The fund gained 22.5 per cent over the year to July 31 and has a five-year average annual compound rate of return of 10.1 per cent since being taken over by Bradley Radin in May, 1999. He is based in Toronto. I suggest purchasing the front-end load “A” units on a zero commission basis. The code for these units is 707.
CI Canadian Investment Fund. If you don’t already have a position in this fund, all I can say is: Why not? Manager Kim Shannon has proven her skill at generating above-average returns while keeping investors’ risk to a minimum ever since she took over this portfolio in 1996. Since that time, the fund has never had a losing year. That’s right – never! Not even during the depths of the bear market. Her worst performance was a break-even in 2002 at a time when most equity funds were being clobbered.
Equally impressive is the fact that, unlike many value managers, Shannon has been able to outperform in rising markets as well. Over the year to July 31, the fund gained 19.2 per cent, compared to an average return of 16.1 per cent for the category. Over five years, the fund shows an average annual return of 10.9 per cent versus 5.5 per cent for the Canadian Equity group as a whole. Whether markets are weak or strong, Shannon has demonstrated the ability to produce. This should be a core fund in every portfolio.
Beutel Goodman Canadian Equity Fund. Like Shannon, the Beutel Goodman organization employs a value style for stock selection and they are doing it very well. But unlike the CI fund, this one did not get through the bear market unscathed, losing 7 per cent in 2002. However, that was the worst calendar-year loss since the fund was launched back in December 1990, so if that’s as bad as it gets you won’t lose much sleep.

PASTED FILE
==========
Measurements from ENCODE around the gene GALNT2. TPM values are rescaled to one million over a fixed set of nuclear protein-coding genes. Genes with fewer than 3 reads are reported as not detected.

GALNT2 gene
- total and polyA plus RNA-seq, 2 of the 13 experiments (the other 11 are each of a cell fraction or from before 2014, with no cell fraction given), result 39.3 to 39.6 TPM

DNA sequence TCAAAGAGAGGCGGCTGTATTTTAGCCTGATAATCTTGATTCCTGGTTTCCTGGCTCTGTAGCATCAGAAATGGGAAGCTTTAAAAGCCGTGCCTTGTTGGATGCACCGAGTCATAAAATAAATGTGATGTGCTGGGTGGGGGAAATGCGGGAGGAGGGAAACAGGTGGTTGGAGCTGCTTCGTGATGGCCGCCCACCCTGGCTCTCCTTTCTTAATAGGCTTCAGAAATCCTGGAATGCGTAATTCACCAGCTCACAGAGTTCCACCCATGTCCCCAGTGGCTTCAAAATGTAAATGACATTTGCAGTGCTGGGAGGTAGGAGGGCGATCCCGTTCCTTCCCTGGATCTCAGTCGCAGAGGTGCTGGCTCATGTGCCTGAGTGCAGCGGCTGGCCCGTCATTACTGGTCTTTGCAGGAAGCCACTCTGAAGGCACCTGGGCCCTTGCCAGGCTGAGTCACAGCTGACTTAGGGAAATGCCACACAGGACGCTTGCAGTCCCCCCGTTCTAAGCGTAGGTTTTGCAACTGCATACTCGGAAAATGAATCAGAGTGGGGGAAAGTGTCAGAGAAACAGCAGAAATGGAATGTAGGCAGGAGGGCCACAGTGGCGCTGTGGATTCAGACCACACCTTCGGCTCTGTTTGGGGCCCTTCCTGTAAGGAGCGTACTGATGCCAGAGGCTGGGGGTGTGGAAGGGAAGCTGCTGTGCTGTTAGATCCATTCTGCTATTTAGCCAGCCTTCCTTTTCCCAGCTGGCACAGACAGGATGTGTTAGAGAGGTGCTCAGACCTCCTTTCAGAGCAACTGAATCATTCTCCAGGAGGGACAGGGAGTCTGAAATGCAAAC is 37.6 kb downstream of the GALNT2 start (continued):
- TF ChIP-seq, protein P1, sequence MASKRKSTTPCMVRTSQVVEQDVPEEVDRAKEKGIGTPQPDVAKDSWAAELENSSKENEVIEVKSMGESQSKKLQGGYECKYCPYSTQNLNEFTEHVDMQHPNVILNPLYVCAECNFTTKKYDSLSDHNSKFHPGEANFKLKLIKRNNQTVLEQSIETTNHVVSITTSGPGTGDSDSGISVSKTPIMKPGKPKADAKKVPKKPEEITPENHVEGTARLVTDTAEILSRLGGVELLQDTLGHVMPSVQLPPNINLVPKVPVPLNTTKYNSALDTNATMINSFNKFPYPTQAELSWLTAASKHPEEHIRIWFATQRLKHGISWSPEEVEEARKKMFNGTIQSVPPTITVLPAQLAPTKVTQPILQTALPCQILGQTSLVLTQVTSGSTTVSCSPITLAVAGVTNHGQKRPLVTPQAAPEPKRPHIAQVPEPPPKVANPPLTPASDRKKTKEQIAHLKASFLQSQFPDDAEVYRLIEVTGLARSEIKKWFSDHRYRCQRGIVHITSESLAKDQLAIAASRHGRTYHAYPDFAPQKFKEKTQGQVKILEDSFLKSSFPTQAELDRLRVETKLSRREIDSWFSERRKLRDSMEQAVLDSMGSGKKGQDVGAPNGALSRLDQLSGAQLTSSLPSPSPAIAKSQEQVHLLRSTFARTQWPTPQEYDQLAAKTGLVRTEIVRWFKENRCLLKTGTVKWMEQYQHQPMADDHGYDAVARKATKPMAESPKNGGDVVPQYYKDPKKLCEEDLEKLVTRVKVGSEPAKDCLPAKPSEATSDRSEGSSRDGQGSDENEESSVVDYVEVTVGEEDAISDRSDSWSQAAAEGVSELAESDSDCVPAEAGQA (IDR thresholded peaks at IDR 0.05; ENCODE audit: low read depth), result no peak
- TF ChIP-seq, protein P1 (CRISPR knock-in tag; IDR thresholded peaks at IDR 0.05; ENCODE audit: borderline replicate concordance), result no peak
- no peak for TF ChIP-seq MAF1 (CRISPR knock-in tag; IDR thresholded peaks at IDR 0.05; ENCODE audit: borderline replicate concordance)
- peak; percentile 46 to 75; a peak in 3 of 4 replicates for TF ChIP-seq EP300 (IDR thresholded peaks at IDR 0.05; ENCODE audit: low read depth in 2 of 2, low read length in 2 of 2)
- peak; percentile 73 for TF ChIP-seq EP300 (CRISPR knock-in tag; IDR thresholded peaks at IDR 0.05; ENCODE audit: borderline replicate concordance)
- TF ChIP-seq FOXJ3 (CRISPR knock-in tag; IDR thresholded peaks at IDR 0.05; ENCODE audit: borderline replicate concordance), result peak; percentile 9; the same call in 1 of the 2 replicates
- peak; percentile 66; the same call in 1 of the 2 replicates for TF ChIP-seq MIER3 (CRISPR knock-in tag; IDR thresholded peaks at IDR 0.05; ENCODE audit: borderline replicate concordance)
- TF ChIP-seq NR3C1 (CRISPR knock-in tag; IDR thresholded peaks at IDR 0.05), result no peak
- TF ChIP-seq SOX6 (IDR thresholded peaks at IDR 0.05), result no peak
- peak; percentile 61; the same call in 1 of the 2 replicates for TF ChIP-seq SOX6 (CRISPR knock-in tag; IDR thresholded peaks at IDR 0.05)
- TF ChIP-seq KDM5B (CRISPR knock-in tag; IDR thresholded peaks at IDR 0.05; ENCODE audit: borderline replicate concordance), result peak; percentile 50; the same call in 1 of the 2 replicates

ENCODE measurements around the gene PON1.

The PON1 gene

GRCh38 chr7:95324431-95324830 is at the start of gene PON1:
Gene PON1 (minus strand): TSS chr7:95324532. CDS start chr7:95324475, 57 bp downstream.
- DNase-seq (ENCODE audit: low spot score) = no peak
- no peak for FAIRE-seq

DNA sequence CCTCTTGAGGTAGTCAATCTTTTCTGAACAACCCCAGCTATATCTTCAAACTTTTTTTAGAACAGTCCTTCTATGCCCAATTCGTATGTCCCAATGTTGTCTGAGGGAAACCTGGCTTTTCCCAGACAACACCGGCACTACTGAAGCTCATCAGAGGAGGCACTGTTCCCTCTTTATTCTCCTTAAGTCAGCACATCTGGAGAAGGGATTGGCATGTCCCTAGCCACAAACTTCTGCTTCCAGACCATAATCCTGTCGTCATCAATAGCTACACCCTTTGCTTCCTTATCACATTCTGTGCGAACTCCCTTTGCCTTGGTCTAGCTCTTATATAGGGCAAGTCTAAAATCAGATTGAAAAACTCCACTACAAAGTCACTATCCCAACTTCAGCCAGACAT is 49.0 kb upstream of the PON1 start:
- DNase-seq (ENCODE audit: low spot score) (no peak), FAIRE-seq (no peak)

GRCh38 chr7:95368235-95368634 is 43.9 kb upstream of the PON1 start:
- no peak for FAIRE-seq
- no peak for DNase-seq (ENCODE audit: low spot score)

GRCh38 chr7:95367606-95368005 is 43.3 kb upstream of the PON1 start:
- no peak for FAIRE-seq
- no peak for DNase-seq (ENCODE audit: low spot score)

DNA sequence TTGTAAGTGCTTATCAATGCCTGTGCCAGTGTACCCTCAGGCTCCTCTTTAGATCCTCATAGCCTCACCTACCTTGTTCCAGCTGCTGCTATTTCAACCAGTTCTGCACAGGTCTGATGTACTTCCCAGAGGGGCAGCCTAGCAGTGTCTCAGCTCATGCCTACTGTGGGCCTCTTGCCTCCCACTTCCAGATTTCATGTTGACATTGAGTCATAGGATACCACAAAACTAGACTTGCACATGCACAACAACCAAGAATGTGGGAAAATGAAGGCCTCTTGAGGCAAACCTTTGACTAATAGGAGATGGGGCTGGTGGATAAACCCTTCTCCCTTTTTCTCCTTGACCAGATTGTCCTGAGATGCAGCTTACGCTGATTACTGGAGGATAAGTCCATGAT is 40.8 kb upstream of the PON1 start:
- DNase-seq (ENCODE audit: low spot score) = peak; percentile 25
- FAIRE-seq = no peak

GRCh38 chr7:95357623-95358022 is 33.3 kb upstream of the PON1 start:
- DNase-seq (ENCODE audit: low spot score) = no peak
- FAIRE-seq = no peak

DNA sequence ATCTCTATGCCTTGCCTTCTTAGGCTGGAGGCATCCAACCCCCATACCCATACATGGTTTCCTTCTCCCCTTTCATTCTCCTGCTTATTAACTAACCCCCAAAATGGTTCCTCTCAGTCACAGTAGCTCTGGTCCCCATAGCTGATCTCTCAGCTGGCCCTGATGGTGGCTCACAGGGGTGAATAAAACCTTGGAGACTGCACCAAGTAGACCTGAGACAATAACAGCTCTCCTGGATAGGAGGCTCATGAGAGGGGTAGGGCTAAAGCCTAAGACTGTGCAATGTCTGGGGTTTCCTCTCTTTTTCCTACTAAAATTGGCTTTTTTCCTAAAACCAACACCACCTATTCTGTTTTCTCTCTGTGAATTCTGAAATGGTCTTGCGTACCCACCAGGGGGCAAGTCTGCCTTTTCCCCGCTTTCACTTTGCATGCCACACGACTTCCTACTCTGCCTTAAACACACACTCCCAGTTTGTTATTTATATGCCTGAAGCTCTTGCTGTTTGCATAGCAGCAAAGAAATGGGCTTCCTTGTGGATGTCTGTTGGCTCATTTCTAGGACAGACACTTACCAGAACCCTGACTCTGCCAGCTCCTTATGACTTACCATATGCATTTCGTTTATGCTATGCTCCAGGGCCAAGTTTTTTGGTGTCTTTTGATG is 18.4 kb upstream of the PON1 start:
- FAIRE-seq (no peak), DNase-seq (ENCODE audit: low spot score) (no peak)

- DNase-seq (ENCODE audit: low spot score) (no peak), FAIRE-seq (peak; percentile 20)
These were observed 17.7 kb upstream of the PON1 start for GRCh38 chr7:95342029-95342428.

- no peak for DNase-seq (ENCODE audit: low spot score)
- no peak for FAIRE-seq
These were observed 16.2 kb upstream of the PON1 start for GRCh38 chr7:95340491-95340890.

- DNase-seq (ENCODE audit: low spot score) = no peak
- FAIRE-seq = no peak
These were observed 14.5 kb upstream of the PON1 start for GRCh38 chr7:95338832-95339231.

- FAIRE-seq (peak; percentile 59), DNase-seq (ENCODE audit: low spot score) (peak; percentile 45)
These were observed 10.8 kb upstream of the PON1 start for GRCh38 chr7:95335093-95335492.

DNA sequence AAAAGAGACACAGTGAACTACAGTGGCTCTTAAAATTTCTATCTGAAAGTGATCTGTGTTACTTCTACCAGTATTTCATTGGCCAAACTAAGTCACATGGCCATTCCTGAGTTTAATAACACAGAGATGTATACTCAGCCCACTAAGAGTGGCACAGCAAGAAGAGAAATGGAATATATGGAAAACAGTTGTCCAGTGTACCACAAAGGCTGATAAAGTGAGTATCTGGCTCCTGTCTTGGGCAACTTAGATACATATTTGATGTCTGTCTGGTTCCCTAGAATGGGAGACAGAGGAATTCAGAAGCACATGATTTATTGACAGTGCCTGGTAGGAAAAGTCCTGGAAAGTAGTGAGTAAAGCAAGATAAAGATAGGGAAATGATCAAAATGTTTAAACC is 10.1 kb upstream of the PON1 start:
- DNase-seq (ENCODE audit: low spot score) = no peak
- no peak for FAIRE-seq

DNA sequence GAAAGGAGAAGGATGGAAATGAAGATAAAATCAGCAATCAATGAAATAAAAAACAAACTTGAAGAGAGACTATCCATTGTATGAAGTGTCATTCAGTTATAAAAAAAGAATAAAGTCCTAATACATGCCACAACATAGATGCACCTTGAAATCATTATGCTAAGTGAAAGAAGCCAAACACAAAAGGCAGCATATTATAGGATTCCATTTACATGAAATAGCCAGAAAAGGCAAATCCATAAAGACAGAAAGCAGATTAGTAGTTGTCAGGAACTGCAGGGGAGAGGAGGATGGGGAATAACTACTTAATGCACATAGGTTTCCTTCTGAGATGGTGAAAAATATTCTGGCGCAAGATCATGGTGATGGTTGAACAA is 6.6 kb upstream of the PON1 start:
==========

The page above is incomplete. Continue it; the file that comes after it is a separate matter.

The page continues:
This is a steady performer that occasionally cracks through the 20 per cent barrier as it did in 2003 with an advance of almost 27 per cent. The management team is very keen on the financial services sector right now, with six of the top 10 positions from that group. The fund currently has a 10 per cent+ cash reserve.
Saxon Balanced Fund. It’s hard to find a balanced fund that did not lose money during the bear market and this is one of the few that qualify. It actually managed to post a gain of 3 per cent in 2002, while most balanced funds were in the red. Since 1994, the only calendar-year loss it incurred was 1998 when it declined 1.3 per cent. As with all the funds I review in this article, it outperforms in both strong and weak markets.
The one-year gain to July 31 was 13.8 per cent, about one-third above the category average. Over three years, the fund has produced almost triple the return of the average Canadian balanced entry. The fund is currently weighted 68 per cent to equities and 29 per cent to bonds, with a small cash position.
As always, consult a financial advisor before making a final decision.